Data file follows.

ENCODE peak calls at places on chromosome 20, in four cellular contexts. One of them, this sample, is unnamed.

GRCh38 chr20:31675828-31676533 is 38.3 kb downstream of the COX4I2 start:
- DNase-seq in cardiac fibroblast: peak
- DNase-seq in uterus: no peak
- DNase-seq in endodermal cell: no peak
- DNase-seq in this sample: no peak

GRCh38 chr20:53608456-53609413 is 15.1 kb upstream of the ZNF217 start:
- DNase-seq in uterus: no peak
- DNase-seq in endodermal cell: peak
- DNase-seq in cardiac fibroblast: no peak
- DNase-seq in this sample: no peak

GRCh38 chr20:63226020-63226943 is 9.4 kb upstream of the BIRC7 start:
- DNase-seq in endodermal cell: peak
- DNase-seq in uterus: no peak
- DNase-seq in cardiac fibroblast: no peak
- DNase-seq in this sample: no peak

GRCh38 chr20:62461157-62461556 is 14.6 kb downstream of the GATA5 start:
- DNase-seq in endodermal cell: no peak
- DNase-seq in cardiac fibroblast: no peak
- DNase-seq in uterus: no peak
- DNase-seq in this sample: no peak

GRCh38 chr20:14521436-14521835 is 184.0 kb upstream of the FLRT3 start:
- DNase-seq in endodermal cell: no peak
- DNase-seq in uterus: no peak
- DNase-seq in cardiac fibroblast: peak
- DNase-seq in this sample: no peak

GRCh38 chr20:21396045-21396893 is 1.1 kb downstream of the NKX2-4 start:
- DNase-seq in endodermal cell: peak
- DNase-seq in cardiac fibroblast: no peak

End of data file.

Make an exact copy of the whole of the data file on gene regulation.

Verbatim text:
ENCODE peak calls at places on chromosome 20, in four cellular contexts. One of them, this sample, is unnamed.

GRCh38 chr20:31675828-31676533 is 38.3 kb downstream of the COX4I2 start:
- DNase-seq in cardiac fibroblast: peak
- DNase-seq in uterus: no peak
- DNase-seq in endodermal cell: no peak
- DNase-seq in this sample: no peak

GRCh38 chr20:53608456-53609413 is 15.1 kb upstream of the ZNF217 start:
- DNase-seq in uterus: no peak
- DNase-seq in endodermal cell: peak
- DNase-seq in cardiac fibroblast: no peak
- DNase-seq in this sample: no peak

GRCh38 chr20:63226020-63226943 is 9.4 kb upstream of the BIRC7 start:
- DNase-seq in endodermal cell: peak
- DNase-seq in uterus: no peak
- DNase-seq in cardiac fibroblast: no peak
- DNase-seq in this sample: no peak

GRCh38 chr20:62461157-62461556 is 14.6 kb downstream of the GATA5 start:
- DNase-seq in endodermal cell: no peak
- DNase-seq in cardiac fibroblast: no peak
- DNase-seq in uterus: no peak
- DNase-seq in this sample: no peak

GRCh38 chr20:14521436-14521835 is 184.0 kb upstream of the FLRT3 start:
- DNase-seq in endodermal cell: no peak
- DNase-seq in uterus: no peak
- DNase-seq in cardiac fibroblast: peak
- DNase-seq in this sample: no peak

GRCh38 chr20:21396045-21396893 is 1.1 kb downstream of the NKX2-4 start:
- DNase-seq in endodermal cell: peak
- DNase-seq in cardiac fibroblast: no peak